It took “Aquaman” 2½ hours just to put a fancy trident in its hero’s hands. Pawel Pawlikowski’s latest, “Cold War,” follows a doomed romance over 15 years and across much of midcentury Europe in a mere 88 minutes. And you’re telling me the guy who can swim fast is the superhero?
In two immaculate films in a row, Pawlikowski has put countless filmmakers to shame with his devastating concision. In his Oscar-winning and surprise art house smash “Ida” and now in “Cold War,” Pawlikowski distills staggering amounts of story into austere monochrome images so deeply expressive you could dive into them.
“Cold War” is a kind of companion piece to “Ida.” It’s similarly set in postwar Poland, shot in pristine black-and-white by cinematographer Lukasz Zal, framed in a boxy academy ratio and has jazz music drifting evocatively through it. But “Cold War” begins with a folk song, sung directly into the camera by a pair of peasants, whose plaintive tune foreshadows the heartbreak to come. “Open up my love, for fear of God,” they sing.
Pianist Wiktor Warski (Tomasz Kot) is traversing the bleak winter countryside of Poland in 1949 to record folk music and hold auditions for a new school of traditional song and dance. During tryouts, one student stands out to Wiktor: a striking, sultry blonde named Zuzanna, or Zula (Joanna Kulig). She doesn’t sing as well as some of the others, but she catches the eye of the immediately infatuated Wiktor. The school’s other director dryly notes that Zula isn’t the mountain girl she pretends to be, and she’s on parole for killing her father.
“He mistook me for my mother, so I used a knife to show him the difference,” Zula later says.
Wiktor promptly falls for her, and Zula isn’t far behind. At first, the perilous air of a femme fatale hangs over her. While they lie in a field, she pledges her fidelity to Wiktor even while confessing that she’s reporting on him to their communist supervisors.
With Zula front and center, the show is a hit, a success the state quickly co-opts for propagandist means. Soon, they are singing communist anthems with an enormous curtain of Stalin draped behind them. While on tour, Wiktor and Zula resolve to flee to West Berlin, but Zula stands him up. It will be years before they reunite in Paris.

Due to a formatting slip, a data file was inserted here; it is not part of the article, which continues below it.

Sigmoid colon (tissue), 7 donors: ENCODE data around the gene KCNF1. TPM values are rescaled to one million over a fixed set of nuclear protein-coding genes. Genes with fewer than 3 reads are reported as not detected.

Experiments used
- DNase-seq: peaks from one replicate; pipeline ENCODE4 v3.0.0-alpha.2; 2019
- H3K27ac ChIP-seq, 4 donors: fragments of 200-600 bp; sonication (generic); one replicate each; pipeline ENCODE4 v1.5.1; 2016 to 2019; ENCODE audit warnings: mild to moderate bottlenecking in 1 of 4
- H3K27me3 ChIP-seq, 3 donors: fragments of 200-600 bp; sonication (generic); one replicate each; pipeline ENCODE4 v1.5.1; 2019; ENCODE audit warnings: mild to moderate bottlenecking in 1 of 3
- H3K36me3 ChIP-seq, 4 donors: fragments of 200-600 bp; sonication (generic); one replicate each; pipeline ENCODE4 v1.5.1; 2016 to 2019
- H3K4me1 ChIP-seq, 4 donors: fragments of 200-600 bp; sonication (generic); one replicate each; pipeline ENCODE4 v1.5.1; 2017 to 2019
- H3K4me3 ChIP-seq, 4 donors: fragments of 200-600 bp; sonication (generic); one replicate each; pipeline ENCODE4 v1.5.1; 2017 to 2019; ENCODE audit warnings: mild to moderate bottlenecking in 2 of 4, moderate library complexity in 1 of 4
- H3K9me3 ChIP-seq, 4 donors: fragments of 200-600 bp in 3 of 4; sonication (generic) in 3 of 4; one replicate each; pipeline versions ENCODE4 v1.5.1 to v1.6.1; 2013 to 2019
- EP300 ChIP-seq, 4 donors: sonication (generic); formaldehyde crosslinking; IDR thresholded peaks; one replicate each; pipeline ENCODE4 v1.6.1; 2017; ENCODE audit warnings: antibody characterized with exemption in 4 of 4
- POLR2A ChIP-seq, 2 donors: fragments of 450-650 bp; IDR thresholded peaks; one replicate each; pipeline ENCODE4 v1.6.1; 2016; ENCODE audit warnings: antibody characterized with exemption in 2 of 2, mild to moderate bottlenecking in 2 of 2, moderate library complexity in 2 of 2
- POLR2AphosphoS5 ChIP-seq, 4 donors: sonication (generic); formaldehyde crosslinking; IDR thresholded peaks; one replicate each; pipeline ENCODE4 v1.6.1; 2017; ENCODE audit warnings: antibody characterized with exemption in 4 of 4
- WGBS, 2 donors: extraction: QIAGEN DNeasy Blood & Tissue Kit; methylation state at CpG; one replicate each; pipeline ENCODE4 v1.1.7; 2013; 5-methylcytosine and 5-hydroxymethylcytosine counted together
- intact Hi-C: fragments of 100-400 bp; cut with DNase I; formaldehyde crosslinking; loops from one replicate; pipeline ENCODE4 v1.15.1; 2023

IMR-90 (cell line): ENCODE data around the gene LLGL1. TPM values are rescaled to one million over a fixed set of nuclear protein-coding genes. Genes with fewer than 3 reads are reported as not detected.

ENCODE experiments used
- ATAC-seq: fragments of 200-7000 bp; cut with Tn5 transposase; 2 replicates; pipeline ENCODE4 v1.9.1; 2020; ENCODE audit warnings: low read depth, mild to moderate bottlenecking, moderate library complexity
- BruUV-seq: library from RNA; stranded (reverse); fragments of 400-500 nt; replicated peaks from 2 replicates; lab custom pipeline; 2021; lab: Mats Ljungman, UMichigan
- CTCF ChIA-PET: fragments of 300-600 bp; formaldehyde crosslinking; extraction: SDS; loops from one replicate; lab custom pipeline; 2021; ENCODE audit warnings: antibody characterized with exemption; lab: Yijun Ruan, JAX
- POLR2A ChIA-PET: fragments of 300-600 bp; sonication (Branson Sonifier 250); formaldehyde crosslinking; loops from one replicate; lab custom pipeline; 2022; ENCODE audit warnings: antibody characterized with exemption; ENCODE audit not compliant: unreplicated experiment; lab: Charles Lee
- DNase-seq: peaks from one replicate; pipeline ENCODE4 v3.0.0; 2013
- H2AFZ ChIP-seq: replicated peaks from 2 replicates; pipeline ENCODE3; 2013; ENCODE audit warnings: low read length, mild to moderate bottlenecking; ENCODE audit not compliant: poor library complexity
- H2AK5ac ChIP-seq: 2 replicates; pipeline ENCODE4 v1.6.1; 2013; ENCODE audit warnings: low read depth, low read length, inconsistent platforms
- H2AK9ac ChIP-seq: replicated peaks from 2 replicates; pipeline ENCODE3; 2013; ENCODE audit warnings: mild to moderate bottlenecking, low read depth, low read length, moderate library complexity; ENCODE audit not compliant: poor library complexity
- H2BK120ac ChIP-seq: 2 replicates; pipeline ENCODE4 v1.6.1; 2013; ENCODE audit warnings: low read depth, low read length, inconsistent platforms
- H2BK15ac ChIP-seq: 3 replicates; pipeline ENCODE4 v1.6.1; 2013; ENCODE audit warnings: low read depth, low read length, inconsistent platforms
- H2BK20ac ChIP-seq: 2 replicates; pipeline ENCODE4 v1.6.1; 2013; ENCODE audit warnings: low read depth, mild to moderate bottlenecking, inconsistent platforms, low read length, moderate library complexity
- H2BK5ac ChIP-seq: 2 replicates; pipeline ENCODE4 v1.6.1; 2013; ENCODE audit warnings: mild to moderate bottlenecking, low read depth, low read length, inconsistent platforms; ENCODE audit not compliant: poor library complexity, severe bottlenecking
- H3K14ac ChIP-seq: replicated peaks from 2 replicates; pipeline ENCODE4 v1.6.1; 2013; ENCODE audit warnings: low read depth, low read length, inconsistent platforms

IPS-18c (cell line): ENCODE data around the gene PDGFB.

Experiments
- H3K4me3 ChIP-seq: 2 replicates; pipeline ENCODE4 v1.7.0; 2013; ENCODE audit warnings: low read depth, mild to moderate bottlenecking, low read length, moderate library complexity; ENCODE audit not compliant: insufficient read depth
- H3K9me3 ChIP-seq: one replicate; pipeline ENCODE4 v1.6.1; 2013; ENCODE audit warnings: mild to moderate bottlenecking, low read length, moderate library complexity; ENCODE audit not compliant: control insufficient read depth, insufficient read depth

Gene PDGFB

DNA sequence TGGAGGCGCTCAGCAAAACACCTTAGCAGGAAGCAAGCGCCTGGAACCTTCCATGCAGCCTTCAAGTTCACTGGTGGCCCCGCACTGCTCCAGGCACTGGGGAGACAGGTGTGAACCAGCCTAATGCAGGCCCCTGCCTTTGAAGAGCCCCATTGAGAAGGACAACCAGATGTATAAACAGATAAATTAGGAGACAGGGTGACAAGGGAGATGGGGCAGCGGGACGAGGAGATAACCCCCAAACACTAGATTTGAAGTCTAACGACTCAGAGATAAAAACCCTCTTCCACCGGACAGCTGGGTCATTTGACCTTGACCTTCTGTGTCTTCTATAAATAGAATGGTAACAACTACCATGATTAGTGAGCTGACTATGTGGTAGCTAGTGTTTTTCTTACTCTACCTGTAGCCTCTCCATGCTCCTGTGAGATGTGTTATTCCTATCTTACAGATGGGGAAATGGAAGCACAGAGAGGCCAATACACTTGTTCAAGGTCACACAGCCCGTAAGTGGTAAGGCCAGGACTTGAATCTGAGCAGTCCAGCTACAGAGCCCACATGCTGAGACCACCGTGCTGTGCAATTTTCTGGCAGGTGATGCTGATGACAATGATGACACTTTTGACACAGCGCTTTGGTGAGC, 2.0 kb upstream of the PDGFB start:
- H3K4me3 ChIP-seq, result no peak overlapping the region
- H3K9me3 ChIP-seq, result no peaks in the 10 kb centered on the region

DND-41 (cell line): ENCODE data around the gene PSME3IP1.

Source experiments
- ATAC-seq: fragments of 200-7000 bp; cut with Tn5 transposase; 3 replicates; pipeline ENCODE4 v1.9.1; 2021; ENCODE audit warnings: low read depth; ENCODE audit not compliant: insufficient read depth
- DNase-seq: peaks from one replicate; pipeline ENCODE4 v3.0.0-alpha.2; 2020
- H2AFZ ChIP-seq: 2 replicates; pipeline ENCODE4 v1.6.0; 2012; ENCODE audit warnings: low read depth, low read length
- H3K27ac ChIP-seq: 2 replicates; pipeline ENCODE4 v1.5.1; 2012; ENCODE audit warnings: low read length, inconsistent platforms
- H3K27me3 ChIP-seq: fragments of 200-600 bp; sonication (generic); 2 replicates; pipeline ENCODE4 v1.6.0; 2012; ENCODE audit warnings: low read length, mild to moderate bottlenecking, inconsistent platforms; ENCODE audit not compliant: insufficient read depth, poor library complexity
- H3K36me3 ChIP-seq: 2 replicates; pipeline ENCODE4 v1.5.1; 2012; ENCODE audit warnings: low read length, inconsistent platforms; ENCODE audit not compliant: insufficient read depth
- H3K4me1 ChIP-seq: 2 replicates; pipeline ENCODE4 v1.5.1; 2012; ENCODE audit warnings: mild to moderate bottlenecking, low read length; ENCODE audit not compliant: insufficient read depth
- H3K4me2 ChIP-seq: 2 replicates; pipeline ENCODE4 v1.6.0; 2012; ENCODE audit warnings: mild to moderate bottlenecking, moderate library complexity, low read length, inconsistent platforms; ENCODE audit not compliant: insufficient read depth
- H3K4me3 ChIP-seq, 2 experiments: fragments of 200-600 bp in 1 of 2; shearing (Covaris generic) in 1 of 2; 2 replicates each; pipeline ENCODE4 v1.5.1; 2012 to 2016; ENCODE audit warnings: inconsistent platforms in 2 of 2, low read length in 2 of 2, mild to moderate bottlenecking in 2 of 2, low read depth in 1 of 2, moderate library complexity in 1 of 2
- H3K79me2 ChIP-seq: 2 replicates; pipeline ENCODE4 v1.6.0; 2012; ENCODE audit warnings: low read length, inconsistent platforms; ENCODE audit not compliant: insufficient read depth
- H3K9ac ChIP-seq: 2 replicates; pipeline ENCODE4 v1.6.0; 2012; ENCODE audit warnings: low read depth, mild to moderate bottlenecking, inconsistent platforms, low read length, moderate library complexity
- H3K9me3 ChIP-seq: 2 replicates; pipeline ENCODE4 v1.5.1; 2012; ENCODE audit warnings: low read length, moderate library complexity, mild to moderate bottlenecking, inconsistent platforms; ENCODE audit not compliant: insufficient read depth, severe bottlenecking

In Pawlikowski’s film, it’s often what happens in between the cuts that hurts the most. Just as crucial moments rob Zula and Wiktor of years together, time simply gets edited out. When they do finally make a life for themselves in Paris, it’s warped by the emptiness of exile. They live in a bohemian loft. Wiktor plays in jazz clubs. They make a record of Zula, but she curses the French translations of the songs they sang in Poland. A relationship always tumultuous turns tragic without a country. “In Poland, you were a man,” she says.
“Cold War” is dedicated to Pawlikowski’s parents, whom the protagonists are loosely based upon. Whereas the year’s other stunning black-and-white excavation of family past – Alfonso Cuaron’s “Roma” – is based on Cuaron’s own memories, Pawlikowski’s film is less a literal re-creation. It’s more mythically drawn, and seen with a weary, backward-looking resignation.
It’s also animated by the filmmaker’s own political struggles in Poland, where “Ida” was made a campaign talking point by a nationalist right-wing party that, once in office, drew international criticism for its own ideological management of Polish heritage.
“Cold War” concludes with a forced finality that feels like the film’s only stray step. Kot and Kulig have by then forged such an indelible romance that we’ve come to believe in its persistence. (Kulig, in particular, is astonishing. It seems hardly possible that she covers so much emotional territory. This is the revelation of a retro-styled star of the highest magnitude.)
It’s Pawlikowski second straight masterwork, only one with a critical if seldom-seen error. His movie is too short.